If you work for yourself, quarterly taxes are part of the business plan—yet they remain one of the more “mysterious” tax obligations. If this was your first year working for yourself, you probably have many questions about your estimated quarterly taxes. Your estimated tax payments may also look different if you’re suddenly making more as a self-employed person or freelancer this year.
That’s exactly why we’ve put together this guide. Read on to learn more!
What Are Estimated Taxes?
Your estimated tax payments are quarterly payments that you make to the IRS if your income isn’t already subject to withholding taxes. You will make four payments each year based on how much tax you anticipate owing for the year. If you’re employed by someone else, your withholding taxes are removed from each paycheck based on the W-4 that you submitted to your employer when you were hired.
Who Has to Pay Estimated Taxes?
Self-employed people and freelancers have to pay the self-employed quarterly tax. The requirement, however, extends to anyone who earns income that is not subject to withholding taxes. While estimated tax payments are usually thought of in terms of wages, they can also apply for interest, dividends, alimony, capital gains, prizes, awards, or rental income.
How Do Estimated/Quarterly Taxes Work?
The IRS estimates your tax liability for the current year based on the previous year’s tax liability. As a result, you’ll need to pay your estimated quarterly taxes based on what you earned in income last year. Here’s a rundown of the basics of paying quarterly taxes:
- You’re a self-employed person expecting to incur a minimum $1,000 tax liability for the year.
- Your earnings from a company ownership or partnership will create a tax liability exceeding $500.
- If you make more this year than you did last year, you won’t be penalized if your estimated tax payments are lower than necessary as long as they cover 100 percent of last year’s taxes. You will still need to make up the difference before the tax deadline for the year.
- If you make less this year than you did last year, you will receive a refund for the excess taxes you’ve paid.
How do you figure out estimated quarterly taxes for the first time? You’ll need to determine your expected adjusted gross income for the taxable year to determine your taxable income accurately. You can also factor in deductions and credits.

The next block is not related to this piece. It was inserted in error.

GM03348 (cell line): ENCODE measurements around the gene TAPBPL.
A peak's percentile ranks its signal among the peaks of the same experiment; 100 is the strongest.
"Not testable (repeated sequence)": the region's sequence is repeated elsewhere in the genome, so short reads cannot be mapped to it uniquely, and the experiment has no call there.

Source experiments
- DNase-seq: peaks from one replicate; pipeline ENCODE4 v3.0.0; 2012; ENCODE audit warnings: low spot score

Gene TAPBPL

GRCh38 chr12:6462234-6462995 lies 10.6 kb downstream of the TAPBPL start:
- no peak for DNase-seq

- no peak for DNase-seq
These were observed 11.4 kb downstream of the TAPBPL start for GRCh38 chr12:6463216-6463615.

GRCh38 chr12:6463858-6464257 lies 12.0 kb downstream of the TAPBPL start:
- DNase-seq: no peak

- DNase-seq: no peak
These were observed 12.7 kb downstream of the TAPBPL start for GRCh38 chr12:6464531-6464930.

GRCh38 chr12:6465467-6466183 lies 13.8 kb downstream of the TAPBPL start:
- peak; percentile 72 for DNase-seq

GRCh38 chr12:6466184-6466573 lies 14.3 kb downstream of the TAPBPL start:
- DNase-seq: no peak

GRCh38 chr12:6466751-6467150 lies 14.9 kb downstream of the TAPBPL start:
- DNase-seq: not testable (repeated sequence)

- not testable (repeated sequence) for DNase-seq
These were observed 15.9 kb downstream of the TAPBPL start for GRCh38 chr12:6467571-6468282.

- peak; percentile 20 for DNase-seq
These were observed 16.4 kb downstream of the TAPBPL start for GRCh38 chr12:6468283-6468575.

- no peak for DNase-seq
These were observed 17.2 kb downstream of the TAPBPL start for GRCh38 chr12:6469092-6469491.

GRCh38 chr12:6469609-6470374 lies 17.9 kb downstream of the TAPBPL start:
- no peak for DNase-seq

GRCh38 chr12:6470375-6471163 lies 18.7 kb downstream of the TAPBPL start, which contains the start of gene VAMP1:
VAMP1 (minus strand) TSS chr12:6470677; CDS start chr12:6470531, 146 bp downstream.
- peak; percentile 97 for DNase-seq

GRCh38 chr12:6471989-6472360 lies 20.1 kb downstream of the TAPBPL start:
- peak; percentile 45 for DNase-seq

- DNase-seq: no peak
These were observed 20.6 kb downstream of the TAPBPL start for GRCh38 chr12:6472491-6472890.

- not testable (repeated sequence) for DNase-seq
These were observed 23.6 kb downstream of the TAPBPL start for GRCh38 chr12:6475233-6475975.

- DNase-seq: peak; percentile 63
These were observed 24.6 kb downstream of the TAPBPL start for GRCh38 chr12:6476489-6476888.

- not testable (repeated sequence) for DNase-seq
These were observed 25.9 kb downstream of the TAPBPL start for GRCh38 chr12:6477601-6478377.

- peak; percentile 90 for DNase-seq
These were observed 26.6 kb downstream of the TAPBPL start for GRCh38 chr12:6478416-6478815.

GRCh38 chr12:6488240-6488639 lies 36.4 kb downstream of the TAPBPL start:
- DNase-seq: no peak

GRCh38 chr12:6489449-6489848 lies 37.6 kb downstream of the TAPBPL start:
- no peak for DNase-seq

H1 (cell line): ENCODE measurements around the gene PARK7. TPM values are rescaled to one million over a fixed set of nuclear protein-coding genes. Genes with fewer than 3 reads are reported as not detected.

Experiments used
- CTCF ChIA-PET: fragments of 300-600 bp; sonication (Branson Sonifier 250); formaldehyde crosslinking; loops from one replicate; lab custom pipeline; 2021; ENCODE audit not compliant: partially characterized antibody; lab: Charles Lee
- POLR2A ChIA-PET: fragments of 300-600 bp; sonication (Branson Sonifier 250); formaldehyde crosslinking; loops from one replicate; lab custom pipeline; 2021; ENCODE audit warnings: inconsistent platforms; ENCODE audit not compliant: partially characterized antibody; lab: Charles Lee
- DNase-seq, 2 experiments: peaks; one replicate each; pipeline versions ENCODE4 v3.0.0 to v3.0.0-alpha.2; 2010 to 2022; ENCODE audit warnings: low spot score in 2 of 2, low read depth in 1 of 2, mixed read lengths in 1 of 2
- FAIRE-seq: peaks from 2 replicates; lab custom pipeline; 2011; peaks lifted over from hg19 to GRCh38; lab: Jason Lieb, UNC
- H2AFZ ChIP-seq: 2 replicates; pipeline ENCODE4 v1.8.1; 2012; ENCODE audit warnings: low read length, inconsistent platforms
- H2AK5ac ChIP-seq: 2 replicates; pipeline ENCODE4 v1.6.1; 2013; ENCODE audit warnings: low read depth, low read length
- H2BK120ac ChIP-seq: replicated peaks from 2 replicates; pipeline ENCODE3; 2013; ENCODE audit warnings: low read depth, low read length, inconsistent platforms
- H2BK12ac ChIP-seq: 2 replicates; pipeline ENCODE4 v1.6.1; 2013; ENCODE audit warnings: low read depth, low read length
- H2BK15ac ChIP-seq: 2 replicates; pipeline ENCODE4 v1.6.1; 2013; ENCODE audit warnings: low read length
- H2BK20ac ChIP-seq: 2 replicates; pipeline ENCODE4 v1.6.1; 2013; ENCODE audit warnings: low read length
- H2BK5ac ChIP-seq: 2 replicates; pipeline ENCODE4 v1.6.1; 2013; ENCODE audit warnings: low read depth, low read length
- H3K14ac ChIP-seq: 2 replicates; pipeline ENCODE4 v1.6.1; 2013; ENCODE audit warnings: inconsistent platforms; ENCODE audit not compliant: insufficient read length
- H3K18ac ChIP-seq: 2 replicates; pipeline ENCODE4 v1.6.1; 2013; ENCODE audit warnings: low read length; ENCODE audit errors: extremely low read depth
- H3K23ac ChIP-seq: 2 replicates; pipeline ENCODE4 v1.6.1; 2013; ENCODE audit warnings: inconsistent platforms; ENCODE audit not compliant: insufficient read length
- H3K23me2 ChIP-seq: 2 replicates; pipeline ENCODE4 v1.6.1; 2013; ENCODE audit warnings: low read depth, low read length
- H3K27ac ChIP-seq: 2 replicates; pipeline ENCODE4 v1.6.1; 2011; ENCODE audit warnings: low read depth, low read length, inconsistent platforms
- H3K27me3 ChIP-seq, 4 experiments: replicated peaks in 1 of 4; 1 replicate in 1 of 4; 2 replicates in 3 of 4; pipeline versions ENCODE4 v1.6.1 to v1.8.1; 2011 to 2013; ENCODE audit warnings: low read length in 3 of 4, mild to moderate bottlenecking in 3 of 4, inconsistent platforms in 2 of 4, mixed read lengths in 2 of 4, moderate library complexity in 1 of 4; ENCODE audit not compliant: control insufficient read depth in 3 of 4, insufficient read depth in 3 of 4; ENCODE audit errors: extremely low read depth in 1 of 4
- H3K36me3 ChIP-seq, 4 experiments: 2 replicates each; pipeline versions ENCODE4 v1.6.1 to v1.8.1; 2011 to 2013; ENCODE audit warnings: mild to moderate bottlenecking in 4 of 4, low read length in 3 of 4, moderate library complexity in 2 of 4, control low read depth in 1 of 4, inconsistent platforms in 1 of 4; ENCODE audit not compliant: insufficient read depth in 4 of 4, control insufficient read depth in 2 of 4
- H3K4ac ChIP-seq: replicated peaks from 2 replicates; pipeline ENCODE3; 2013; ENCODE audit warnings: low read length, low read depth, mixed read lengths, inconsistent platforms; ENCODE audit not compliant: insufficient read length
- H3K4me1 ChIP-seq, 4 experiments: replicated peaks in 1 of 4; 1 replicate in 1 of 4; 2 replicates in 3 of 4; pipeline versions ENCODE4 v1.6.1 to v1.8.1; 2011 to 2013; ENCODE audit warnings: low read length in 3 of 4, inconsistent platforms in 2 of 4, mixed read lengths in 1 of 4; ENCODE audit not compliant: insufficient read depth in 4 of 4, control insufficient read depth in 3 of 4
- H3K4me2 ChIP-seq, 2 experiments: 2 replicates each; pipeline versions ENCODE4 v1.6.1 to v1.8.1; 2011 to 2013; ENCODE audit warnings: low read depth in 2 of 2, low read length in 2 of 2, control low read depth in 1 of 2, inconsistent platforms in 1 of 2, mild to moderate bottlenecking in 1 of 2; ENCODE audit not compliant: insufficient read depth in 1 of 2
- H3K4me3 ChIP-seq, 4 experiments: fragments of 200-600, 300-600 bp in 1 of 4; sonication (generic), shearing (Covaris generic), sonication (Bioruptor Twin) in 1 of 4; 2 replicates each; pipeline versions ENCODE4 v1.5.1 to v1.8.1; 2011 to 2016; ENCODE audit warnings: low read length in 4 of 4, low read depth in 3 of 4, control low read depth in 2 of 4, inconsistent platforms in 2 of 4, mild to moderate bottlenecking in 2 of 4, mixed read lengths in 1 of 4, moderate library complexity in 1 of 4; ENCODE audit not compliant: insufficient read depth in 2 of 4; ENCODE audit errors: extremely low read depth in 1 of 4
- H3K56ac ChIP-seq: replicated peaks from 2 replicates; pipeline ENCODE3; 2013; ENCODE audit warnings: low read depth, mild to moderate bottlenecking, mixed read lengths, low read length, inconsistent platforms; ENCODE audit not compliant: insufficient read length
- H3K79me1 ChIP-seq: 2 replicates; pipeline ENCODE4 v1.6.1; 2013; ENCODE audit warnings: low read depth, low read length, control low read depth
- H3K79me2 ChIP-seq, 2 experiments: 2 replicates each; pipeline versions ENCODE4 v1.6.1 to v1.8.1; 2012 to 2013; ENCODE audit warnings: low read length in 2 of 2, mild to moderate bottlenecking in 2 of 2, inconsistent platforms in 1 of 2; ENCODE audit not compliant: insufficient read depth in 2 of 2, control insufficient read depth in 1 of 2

Do I Need to File Estimated Taxes?
If you’re earning income from a source other than an employer, you’ll need to make an IRS estimated tax payment four times per year. However, you may be exempt from paying quarterly taxes if you meet three conditions. Here’s a look:
- You had no tax liability last year.
- You were a U.S. citizen or resident for the whole year.
- Your prior tax year covered a 12-month period.
This essentially means that you may not need to worry about quarterly tax payments if you’re a self-employed person who was not required to pay taxes last year. That doesn’t necessarily mean you’ll want to skip quarterly tax payments, though. If you make enough, you’ll still be liable for taxes on income earned for the current year, even if you aren’t required to make quarterly payments. Sending in quarterly payments can be a good way to stay on track with what you owe the IRS instead of receiving a large tax bill at the end of the year.
When Are Quarterly Taxes Due?
Quarterly taxes are due four times per year. The IRS breaks the year up into four payment periods with specific due dates. Your final payment for the year isn’t due until January of the next year. Here’s a look at the IRS’s payment schedule for quarterly tax payments:
- Jan. 1 to March 31: April 15 (Tax Day).
- April 1 to May 31: June 15.
- June 1 to Aug. 31: Sept. 15.
- Sept. 1 to Dec. 31: Jan. 15 of the following year.
Most people generally follow the previous year’s income pattern to determine how much to pay for each quarter. You may, however, be able to reduce payments if certain quarters are “slow” without coming in below your tax obligation if you’re certain that your year-over-year income will be lower for this tax year.
Keep in mind that it’s often considered better to overpay if you’re doing your own taxes without the help of a tax professional. Miscalculating could mean that you’re stuck with penalties for underpayment.
Is There a Penalty for Not Paying Quarterly Taxes?
Yes, taxpayers are penalized for not paying quarterly taxes if they are required to pay quarterly taxes. Generally, you are required to pay either 90 percent of total taxes owed or 100 percent of the tax shown on the prior year’s return. Your underpayment penalty for quarterly taxes increases for each full month that you don’t pay before capping out at 25 percent of the taxes owed.
How to Pay Quarterly Estimated Taxes
The IRS provides several ways to pay your estimated quarterly taxes. The most basic way is to make payments by mail using Form 1040-ES. You can also pay online, over the phone, or via the IRS2Go app.
Get Help With Your Quarterly Taxes
The self-employed quarterly tax is a complicated issue because it’s one area where the IRS isn’t very forgiving. If you’re subject to quarterly taxes this year, make sure you don’t miss an IRS estimated tax payment with help from the professional at Tax Group Center. We’ll help you stay on track with estimated tax payments for your personal income or business income to avoid a surprise tax bill with penalties. Contact us today!